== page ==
Tuesday, September 26, 2023

Single Speed Questions - Part 1

Listen to this episode HERE
Recently N.Y. Roll and I did a podcast all about single speed bikes on gravel. You can check it out HERE in case you missed it. I'm not sure why, but that episode has become one of our most popular episodes, quickly reaching Top Ten all-time status in our brief history. Still, we were a bit taken aback by the interest. 

In fact, we've received more than the usual feedback on that episode and so by that we already knew that many of our listeners found the subject intriguing. 

I even received an email from a long-time blog reader who listened in and had a lot of great questions about single speeding in general, and on gravel in specific. I had no real solid answers at first, because some of these questions were beyond the scope of my expertise. So, I did some research. 

Now that I feel comfortable with what I have found out, I am ready to share the results of my research and then add in what I know about some other questions that came up through the days since the podcast went live. So, grab a cuppa your favorite beverage, sit back, and get ready for a long post today! There will be links to go to for supplemental research you can do on your own time as well. Here we go! 

We're going to jump right in the deep end with a question on health concerns or health benefits in regard to single speed usage. Note: These questions were sent in by a reader and have been lightly edited for clarity. 

What impact, advantage or disadvantage, does riding single speed have on your knees?

The benefits and disadvantages of single speed use are not clear-cut.

This is probably the number-one reason most often given for folks either not wanting to give single speed a try, or for people to say that they cannot do single speed anymore. Knees. It is a big concern, but when I did my research, I found that overwhelmingly a few things rose to the surface that many riders don't give a lot of attention to when they go to a single speed set up and try riding it. I'm going to list the issues in bullet point fashion and I will provide links to go to for more information.

First and foremost though, it needs to be understood that any above-average use of joints and tissues can advance the onset of problems and accelerate wear issues. Always consult your physician/care provider before undertaking any extracurricular physical activities above and beyond your normal lifestyle's physical demands.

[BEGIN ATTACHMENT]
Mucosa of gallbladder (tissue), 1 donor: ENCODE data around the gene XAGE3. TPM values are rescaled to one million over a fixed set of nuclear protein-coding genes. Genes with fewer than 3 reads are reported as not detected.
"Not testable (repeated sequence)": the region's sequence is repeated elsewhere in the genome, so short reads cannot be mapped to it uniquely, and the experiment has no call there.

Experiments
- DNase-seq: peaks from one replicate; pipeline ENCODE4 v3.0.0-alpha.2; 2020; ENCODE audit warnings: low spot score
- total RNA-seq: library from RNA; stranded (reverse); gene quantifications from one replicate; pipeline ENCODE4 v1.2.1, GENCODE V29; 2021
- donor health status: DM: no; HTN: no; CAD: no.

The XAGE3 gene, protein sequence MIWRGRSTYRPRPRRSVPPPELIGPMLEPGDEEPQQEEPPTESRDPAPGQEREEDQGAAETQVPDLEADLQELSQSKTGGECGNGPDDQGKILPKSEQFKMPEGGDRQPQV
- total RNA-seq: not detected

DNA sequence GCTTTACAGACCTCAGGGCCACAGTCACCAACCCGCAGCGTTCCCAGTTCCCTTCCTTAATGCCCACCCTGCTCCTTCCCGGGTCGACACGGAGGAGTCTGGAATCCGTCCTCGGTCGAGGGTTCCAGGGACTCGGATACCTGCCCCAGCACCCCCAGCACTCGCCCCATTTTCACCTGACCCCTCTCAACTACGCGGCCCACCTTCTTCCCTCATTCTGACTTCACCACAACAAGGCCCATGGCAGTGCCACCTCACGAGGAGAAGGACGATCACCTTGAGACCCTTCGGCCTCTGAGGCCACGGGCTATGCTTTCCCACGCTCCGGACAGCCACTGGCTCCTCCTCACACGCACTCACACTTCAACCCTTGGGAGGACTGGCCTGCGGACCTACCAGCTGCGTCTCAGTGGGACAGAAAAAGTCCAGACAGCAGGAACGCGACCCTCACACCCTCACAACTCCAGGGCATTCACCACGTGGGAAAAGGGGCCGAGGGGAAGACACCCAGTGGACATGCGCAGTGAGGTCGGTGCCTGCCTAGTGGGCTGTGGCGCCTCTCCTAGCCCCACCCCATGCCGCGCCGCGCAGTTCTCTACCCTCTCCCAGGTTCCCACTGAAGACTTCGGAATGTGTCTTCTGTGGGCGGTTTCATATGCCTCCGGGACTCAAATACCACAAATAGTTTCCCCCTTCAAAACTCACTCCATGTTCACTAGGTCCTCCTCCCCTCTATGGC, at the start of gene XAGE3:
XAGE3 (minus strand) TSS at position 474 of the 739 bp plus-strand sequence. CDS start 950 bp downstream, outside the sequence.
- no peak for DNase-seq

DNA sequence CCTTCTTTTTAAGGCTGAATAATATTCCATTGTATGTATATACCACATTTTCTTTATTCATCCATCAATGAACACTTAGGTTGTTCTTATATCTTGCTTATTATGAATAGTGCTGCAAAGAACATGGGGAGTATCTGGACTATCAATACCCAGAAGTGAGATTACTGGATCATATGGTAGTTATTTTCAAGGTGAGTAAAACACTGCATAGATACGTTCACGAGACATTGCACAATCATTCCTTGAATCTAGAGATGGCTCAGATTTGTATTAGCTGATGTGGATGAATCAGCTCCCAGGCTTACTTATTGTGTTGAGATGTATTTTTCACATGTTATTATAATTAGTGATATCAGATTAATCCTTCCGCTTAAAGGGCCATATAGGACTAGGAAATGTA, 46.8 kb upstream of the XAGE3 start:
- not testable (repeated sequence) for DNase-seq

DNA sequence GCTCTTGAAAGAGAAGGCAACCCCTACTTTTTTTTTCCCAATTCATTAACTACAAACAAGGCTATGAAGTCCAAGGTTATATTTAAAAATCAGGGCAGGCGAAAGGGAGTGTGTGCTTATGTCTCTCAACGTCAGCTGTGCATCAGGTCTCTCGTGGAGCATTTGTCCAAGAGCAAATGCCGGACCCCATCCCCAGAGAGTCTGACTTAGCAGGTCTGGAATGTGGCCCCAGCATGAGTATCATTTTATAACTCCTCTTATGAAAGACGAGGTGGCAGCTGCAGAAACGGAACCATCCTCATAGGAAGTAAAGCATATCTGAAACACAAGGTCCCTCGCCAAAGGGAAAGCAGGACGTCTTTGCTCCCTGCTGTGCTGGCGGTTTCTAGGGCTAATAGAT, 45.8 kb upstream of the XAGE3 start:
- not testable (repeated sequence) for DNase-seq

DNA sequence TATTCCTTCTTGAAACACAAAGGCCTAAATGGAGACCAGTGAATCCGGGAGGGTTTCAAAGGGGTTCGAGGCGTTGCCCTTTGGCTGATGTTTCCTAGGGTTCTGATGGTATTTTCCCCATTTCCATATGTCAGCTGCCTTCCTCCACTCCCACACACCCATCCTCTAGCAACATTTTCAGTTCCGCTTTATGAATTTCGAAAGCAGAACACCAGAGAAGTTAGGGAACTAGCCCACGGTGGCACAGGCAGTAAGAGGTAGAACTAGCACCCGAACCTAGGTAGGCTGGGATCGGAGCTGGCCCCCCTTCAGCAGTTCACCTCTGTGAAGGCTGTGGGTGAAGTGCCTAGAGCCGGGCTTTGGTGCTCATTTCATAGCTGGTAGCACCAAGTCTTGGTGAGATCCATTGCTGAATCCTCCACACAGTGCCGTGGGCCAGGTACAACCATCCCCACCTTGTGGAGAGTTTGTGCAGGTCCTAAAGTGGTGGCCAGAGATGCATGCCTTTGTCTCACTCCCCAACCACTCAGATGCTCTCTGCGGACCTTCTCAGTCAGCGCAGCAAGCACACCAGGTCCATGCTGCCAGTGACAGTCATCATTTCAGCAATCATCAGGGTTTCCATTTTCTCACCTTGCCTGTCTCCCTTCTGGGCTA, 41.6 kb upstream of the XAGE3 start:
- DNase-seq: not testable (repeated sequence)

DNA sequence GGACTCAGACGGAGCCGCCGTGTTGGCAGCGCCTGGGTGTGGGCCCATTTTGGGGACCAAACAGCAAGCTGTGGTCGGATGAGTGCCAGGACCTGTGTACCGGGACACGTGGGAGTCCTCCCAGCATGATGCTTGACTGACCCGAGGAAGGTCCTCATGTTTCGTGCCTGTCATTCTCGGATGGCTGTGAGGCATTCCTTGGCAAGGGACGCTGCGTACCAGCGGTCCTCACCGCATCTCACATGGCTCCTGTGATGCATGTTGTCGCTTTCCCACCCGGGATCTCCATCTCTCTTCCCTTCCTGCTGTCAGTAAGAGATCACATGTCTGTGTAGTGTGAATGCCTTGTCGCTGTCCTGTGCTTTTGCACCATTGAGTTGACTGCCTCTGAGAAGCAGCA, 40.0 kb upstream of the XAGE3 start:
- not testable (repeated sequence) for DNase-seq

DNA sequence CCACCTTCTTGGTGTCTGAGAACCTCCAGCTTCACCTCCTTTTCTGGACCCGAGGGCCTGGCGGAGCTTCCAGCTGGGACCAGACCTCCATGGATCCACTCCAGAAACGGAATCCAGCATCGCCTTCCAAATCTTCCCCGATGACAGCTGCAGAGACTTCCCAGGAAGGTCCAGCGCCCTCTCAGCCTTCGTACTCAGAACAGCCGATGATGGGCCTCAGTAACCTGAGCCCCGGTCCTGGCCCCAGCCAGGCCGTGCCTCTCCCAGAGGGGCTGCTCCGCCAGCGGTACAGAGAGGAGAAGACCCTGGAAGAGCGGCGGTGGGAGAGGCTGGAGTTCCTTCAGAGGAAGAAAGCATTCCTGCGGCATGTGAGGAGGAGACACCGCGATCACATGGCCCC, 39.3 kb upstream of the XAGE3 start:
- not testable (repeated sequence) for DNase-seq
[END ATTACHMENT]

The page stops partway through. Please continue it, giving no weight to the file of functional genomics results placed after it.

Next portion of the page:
• Initial Position/Set Up For The Rider: The overwhelmingly most mentioned issue that can cause you to have problems with single speed use is rider positioning on the bike. Saddle height is the main culprit, but cleat positioning can also be a major issue if it is wrong. (See "5 Common Causes of Cycling Knee Pain" Arizona Pain & Spine Clinic) Get these wrong and the extra stress induced by single speed usage will get issues to crop up faster than with geared bikes. 
  • Single Speed Use Can Help Build Up Surrounding Knee Tissues: If your set up is correct for your body and bicycle, (we will get into gearing later), then single speed use can be a benefit to stronger knee support since it will build up tissues around the knee, make them stronger, and may help stabilize the knee joint in a more secure way than without that sort of stress being induced by single speed usage. (See "Fixed Gear Bicycles And Knee Health" by Sheldon Brown and "Cycling and its Impact on Your Knees" by The Noyes Knee Institute
  • Overuse Injuries Can Be Mitigated: You can take some preventive measures, (beyond proper bike fitting) to help mitigate or avoid overuse injuries, which are one of the, if not THE most common type of complaint against single speed use. These measures include, but are not limited to, the following: Choose a reasonable gear ratio (More on this later) Go easy on the hills and downhills (if fixed gear). Walk longer/steeper hills. Stretching before and after exercise. Employ proper technique (Use your core, arms, glutes, etc) Maintain efficient pedaling as much as possible (Use momentum) Get into a state of physical fitness before attempting a heavy diet of single speeding, and then maintain that fitness while employing a single speed in your cycling routine. Finally, be cognizant of weather! (Wind) (See "Are Fixed Gear Bikes Bad For Your Knees? (The Truth)" by Brooklyn Fixed Gear)
  • Go Easy To Start Out: Jumping right into the deep end by trying a single speed out and doing your regular geared routine/routes is definitely not the way to do it. As they sat, "Baby steps!" One of my sources stated that "Overuse injuries most likely occur when an athlete changes the mode, intensity, or duration of training." So, don't go out and pile on a few long single speed rides in the beginning if you want to be successful later on. Patience Grasshopper! (See "Cycling Knee Problems" by the Chester Knee Clinic & Cartilage Repair Center)

How do you know if a bike or frame can be made up as a single speed? 

Most single speed specific frames have a built-in tensioning mechanism

Actually, any bike can be ridden as a single speed. Just don't shift! But seriously, almost any bike can be modified in some way to be a single rear cog, no shift bike. 

Even a derailleur bike can be made to be a single speed by using the rear derailleur as your chain tensioning device. That said, there are opinions which say that you are not going to get a real "feel" for single speed unless you use a frame designed especially for that purpose. That's debatable, but I will say it is easier to just get a single speed and be done with it. Plus it is a level of commitment that might just motivate you enough to be successful at the venture.